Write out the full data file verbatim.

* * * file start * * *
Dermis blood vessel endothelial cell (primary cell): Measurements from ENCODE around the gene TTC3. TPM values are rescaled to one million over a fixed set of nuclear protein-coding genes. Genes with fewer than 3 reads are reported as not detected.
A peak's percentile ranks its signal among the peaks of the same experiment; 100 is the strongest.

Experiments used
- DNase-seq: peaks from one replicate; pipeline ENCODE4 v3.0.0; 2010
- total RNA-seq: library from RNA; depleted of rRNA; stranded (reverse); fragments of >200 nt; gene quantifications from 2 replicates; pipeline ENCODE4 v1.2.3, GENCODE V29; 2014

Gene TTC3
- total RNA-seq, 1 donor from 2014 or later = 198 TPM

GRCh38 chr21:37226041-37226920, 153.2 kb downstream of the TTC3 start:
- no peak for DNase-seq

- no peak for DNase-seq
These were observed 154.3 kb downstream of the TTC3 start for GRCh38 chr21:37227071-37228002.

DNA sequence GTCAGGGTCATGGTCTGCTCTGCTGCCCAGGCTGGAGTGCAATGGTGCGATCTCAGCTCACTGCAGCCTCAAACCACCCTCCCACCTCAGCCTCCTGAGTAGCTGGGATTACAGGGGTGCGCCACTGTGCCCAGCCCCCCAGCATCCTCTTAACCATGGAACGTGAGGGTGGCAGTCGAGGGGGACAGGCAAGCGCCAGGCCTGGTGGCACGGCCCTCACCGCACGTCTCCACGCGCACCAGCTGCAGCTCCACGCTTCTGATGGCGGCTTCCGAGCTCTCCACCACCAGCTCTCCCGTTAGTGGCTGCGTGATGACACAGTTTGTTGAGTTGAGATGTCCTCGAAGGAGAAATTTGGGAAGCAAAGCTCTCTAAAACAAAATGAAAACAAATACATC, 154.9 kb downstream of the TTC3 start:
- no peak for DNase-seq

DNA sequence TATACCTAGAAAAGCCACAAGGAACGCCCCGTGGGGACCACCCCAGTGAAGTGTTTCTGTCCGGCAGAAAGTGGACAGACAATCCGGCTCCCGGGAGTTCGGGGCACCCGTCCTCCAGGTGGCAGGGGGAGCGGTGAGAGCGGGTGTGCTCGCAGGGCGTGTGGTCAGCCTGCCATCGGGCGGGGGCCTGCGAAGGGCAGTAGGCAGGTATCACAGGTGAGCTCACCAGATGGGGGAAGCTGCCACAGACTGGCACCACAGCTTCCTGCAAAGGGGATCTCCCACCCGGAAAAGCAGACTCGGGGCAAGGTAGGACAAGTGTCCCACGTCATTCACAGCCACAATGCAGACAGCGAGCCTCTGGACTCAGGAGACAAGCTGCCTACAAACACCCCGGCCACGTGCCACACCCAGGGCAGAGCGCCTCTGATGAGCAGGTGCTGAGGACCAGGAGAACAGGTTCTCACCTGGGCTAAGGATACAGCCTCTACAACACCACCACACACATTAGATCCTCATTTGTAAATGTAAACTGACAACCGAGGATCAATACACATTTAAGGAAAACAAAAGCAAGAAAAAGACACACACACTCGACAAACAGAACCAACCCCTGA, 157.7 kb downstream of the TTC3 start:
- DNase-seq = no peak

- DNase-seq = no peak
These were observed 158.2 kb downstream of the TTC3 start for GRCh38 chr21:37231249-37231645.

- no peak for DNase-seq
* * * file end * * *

Dermis blood vessel endothelial cell (primary cell): Measurements from ENCODE around the gene TTC3. TPM values are rescaled to one million over a fixed set of nuclear protein-coding genes. Genes with fewer than 3 reads are reported as not detected.
A peak's percentile ranks its signal among the peaks of the same experiment; 100 is the strongest.

Experiments used
- DNase-seq: peaks from one replicate; pipeline ENCODE4 v3.0.0; 2010
- total RNA-seq: library from RNA; depleted of rRNA; stranded (reverse); fragments of >200 nt; gene quantifications from 2 replicates; pipeline ENCODE4 v1.2.3, GENCODE V29; 2014

Gene TTC3
- total RNA-seq, 1 donor from 2014 or later = 198 TPM

GRCh38 chr21:37226041-37226920, 153.2 kb downstream of the TTC3 start:
- no peak for DNase-seq

- no peak for DNase-seq
These were observed 154.3 kb downstream of the TTC3 start for GRCh38 chr21:37227071-37228002.

DNA sequence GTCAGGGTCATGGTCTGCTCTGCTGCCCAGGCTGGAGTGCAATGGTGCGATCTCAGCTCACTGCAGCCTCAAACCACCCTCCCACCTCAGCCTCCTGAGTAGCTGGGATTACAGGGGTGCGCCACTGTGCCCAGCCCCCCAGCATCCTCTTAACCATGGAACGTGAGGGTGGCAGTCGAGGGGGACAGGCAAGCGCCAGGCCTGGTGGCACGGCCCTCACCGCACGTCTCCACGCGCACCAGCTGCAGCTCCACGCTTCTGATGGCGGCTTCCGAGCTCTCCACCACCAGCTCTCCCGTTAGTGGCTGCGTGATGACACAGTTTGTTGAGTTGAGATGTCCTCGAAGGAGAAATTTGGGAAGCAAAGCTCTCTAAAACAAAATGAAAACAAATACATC, 154.9 kb downstream of the TTC3 start:
- no peak for DNase-seq

DNA sequence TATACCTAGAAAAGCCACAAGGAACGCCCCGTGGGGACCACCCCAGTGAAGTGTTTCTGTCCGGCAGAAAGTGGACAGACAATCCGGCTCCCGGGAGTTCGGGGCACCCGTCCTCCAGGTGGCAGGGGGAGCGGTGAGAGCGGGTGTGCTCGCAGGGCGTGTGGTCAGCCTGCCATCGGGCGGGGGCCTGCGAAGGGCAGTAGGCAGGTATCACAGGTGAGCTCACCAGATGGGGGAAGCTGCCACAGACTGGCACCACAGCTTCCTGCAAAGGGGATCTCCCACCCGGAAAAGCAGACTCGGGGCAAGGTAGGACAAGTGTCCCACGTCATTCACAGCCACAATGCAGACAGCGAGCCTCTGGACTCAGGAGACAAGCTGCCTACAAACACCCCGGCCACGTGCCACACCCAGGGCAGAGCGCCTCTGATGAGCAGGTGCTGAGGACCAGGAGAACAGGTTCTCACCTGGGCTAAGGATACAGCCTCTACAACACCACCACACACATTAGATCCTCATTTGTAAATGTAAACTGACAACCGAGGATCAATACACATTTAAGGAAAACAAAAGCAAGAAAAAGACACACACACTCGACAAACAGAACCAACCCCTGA, 157.7 kb downstream of the TTC3 start:
- DNase-seq = no peak

- DNase-seq = no peak
These were observed 158.2 kb downstream of the TTC3 start for GRCh38 chr21:37231249-37231645.

- no peak for DNase-seq